“Does Planned Parenthood, a main sponsor of the Women’s March, approve the closing of schools and putting unnecessary burdens on women, especially working mothers who rely on a regular school schedule?” said Ms. Hawkins. “Are they OK with children from low-income families who will go hungry on Wednesday? Women’s empowerment shouldn’t rely on putting other women and children in precarious situations just to make a point.”

Aside from the slew of parents complaining about school closures, there have been plenty of other criticisms.  One writer claims that ‘A Day Without a Woman’ is a strike for privileged protesters:

Make no mistake, March 8 will mostly be a day without women who can afford to skip work, shuffle childcare and household duties to someone else, and shop at stores that are likely to open at 10 and close at 5. As for wearing red, what is the dress code, exactly? Are you supposed to wear your pink pussy hats, too?

***

A Day Without a Woman seems especially poised for unquantifiable results, given the diffuse nature of its platform.

 Any male who complains about having to pick up the slack left by striking/boycotting women can count on plenty of eye-rolling invocations of the popular refrain “I Drink Male Tears.”

Meanwhile, for the millions of women who have no choice but to show up and meet their responsibilities on March 8 (and every day), it will be business as usual.

Which, when you stop to think about it, is kind of the point, isn’t it? At least it should be. We are nearly half the labor force now. We are just as important in the workplace and to our families’ fiscal welfare as men. All things being equal (which is what we’re after, right?), we are too essential to play hooky.

That’s why the idea that women should take a day off en masse to make a political point is both self-defeating and vaguely insulting. It’s meant to highlight how crucial we are, but its very premise also suggest the opposite: Women are expendable. A Day Without a Woman plays into the idea that we entered the workforce not to support ourselves and our families but to combat boredom or to boost our self-esteem. For all but a very few affluent women, that’s never been the case.

Demonstrating yet again that they don’t actually care about real women, their children or their families, privileged feminists Strike and March and Protest to end imaginary wrongs. They don’t even have concrete objectives or policy suggestions to end these supposed injustices, much less notice or care about the true injustices in the world today.

Worst Article for Expectant Moms

I recently saw this article, Mom’s Message About Her Baby’s Death: “If I Had Given Him Just 1 Bottle, He’d Still Be Alive, posted with the recommendation to share it with all new and expectant parents.  That has got to be the absolutely worst advice ever.  The article is of questionable veracity – there is something very fishy about it.  The link is titled “baby dies from cluster breastfeeding” and claims that this couple, “Jillian and her husband thought that they were doing everything in their power to prepare themselves. ‘We took all of the classes. Bought and read all of the books. We were ready! Or so we thought'” and yet somehow their baby dies at 10 days old:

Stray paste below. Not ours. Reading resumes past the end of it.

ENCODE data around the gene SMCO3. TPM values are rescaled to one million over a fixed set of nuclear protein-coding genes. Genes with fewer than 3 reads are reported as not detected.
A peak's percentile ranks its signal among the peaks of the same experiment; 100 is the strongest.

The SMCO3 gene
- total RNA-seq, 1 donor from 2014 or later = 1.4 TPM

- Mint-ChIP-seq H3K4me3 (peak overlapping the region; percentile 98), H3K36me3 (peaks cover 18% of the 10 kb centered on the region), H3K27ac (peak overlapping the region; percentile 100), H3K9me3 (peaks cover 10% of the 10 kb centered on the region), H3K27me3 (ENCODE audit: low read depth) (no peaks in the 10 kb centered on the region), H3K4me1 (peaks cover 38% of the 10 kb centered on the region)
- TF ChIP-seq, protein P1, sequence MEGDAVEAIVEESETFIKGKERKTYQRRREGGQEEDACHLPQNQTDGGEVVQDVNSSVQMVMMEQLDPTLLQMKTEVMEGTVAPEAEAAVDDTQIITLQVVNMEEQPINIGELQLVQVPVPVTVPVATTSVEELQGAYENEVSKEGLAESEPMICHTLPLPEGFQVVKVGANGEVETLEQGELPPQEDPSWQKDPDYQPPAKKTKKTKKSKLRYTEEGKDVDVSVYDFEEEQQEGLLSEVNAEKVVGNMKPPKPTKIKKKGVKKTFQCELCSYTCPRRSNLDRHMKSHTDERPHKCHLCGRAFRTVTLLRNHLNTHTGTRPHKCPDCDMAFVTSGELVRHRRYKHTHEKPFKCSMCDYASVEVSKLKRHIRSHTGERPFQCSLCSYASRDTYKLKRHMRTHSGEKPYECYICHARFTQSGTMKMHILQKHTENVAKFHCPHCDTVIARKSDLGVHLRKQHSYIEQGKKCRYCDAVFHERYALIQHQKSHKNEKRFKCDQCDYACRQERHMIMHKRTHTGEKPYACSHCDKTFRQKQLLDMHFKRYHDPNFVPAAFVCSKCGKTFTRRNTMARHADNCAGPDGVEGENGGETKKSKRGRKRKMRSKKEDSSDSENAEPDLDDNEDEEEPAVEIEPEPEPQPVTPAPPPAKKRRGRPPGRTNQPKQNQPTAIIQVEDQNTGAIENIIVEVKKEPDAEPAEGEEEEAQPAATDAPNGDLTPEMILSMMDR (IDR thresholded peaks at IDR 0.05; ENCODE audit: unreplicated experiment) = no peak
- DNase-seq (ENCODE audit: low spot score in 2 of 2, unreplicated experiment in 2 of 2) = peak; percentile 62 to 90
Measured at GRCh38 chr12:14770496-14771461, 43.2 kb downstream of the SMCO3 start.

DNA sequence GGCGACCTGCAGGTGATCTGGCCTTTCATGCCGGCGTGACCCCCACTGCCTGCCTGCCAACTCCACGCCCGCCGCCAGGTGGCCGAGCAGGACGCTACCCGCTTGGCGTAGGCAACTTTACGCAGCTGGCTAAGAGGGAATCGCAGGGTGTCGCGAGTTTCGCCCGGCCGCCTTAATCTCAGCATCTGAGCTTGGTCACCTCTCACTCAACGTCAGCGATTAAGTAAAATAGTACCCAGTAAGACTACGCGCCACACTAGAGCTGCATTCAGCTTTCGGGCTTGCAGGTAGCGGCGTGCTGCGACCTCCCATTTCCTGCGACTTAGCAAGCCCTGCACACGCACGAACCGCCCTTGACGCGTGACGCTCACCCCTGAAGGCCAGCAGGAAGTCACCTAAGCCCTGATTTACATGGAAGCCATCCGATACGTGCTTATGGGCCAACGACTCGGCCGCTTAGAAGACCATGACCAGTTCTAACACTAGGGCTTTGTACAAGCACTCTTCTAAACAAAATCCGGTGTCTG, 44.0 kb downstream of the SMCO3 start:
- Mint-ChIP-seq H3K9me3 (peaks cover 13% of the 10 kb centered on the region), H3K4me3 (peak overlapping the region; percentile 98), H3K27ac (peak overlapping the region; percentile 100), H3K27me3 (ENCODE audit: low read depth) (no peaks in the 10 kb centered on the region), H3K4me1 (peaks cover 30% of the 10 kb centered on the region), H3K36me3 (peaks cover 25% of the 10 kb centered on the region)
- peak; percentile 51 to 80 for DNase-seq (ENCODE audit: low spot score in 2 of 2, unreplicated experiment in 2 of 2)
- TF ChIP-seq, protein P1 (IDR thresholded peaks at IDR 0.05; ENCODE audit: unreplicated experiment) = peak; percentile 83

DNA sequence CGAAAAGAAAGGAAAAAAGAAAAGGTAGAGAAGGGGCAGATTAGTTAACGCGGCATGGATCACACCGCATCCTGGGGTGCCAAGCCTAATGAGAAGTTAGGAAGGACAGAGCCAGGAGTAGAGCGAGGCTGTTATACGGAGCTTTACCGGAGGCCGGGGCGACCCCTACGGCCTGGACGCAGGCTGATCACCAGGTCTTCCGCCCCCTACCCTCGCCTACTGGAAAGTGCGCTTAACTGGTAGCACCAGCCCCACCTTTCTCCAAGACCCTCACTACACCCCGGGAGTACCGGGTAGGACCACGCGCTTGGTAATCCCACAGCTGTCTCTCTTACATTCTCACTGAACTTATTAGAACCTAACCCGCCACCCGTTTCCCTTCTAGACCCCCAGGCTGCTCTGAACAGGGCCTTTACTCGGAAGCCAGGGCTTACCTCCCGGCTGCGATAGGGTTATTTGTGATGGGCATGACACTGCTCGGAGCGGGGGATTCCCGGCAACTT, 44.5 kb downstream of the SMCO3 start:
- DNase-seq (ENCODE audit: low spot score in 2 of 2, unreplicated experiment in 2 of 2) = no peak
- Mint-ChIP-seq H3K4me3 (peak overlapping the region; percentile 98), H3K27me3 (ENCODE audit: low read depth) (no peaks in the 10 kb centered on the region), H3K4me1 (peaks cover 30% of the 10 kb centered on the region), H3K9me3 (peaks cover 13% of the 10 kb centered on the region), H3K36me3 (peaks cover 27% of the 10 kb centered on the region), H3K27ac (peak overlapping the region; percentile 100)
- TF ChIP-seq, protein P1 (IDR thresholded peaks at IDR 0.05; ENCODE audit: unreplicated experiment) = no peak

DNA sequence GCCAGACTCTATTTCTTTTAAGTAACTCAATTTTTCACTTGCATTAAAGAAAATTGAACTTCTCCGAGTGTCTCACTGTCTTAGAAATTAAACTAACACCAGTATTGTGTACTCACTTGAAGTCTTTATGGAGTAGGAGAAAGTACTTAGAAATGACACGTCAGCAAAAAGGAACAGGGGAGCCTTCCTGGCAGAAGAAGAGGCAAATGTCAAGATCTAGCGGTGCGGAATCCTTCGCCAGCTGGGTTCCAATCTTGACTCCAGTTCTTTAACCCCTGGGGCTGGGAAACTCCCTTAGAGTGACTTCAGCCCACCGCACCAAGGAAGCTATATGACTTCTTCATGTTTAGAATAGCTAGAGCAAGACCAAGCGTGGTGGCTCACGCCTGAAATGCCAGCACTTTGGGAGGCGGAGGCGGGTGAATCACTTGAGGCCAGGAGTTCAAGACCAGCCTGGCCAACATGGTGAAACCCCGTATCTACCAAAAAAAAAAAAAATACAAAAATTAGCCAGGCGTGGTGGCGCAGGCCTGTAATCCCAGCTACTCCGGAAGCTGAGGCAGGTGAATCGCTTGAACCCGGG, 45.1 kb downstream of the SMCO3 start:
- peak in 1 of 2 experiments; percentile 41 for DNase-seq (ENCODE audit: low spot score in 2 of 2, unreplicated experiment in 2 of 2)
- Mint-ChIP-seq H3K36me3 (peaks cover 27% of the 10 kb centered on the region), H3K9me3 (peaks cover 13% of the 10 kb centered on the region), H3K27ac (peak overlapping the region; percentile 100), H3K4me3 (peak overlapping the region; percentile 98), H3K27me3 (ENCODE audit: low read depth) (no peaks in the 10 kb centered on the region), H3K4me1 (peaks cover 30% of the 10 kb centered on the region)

After getting home, Landon fell asleep while cluster feeding and became unresponsive with no pulse, and turned blue. After 15 days on life support, the newborn passed away. “The best advice I was given by one of his NICU doctors while he was on life support is ‘Sure breast is best, but follow with the bottle,'” she wrote. “This way you know your baby has eaten enough. If only I could go back in time.”

Dr. Christie del Castillo-Hegyi, an emergency physician with a background in newborn brain injury research at Brown University, explained how Landon died as a result of dehydration, which was followed by cardiac arrest caused by brain injury:

“Constant, unsatisfied nursing and inconsolable crying are two of the signs of newborn starvation that lead to brain-threatening complications. If a child is receiving a fraction of their caloric requirement through early exclusive breastfeeding, they can experience severe hunger and thirst, which is why they will cry inconsolably and breastfeed continuously when it is the only source of calories and fluid they are offered. If a mother’s colostrum does not meet the child’s caloric requirement, they will breastfeed for hours a day in an attempt to relieve their hunger. A child who is “cluster-feeding” may actually burn more calories breastfeeding than they receive in return, which can result in fasting conditions and accelerated weight loss.”

Five years later, his mom is still dealing with endless guilt and questions what her life be now if she had just known to give him a bottle.